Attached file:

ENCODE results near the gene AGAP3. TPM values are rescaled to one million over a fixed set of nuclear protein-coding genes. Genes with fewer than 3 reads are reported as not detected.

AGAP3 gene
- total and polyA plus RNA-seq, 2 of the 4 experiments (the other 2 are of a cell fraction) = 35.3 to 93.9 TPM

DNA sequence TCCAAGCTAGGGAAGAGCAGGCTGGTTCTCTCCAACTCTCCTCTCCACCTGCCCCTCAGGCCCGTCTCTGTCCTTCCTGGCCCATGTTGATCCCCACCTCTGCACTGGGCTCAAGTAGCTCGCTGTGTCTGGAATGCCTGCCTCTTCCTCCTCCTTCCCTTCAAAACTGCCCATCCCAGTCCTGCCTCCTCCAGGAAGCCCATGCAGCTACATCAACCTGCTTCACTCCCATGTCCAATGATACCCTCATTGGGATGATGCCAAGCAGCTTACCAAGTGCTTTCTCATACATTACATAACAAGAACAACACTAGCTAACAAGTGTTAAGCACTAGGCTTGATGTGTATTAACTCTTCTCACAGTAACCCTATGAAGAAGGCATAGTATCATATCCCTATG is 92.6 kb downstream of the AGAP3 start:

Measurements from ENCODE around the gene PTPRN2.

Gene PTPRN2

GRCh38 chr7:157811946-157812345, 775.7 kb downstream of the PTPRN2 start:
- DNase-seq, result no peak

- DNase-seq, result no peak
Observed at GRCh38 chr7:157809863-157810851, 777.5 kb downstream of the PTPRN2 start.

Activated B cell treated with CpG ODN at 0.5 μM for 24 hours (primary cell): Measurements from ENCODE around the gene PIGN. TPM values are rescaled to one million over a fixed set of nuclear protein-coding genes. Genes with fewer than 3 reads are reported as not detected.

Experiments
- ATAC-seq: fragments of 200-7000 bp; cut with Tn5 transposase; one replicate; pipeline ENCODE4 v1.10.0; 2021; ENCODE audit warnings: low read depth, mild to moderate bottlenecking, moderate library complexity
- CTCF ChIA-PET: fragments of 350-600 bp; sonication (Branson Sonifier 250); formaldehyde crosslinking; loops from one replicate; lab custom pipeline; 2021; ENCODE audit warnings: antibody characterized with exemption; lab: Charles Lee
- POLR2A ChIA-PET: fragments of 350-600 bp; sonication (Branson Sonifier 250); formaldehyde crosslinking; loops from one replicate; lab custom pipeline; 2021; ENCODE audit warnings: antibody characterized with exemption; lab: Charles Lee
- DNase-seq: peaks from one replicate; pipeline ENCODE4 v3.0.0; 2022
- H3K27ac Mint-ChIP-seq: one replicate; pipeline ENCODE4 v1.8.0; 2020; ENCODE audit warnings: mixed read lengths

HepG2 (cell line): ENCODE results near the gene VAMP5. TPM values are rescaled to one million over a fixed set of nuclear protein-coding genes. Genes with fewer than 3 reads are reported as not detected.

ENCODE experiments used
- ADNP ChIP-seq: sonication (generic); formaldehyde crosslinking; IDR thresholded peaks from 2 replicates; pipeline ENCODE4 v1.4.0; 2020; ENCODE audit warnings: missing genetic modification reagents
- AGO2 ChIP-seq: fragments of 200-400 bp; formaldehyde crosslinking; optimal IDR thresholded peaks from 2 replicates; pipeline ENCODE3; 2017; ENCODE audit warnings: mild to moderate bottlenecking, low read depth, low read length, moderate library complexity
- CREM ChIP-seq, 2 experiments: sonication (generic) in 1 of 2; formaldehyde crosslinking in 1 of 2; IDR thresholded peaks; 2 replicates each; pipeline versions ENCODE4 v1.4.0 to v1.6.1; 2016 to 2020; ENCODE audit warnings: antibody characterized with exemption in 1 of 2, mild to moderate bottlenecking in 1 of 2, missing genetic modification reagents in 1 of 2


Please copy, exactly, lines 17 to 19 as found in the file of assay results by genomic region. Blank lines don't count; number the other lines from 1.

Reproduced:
- H3K27ac Mint-ChIP-seq: one replicate; pipeline ENCODE4 v1.8.0; 2020; ENCODE audit warnings: mixed read lengths

HepG2 (cell line): ENCODE results near the gene VAMP5. TPM values are rescaled to one million over a fixed set of nuclear protein-coding genes. Genes with fewer than 3 reads are reported as not detected.

ENCODE experiments used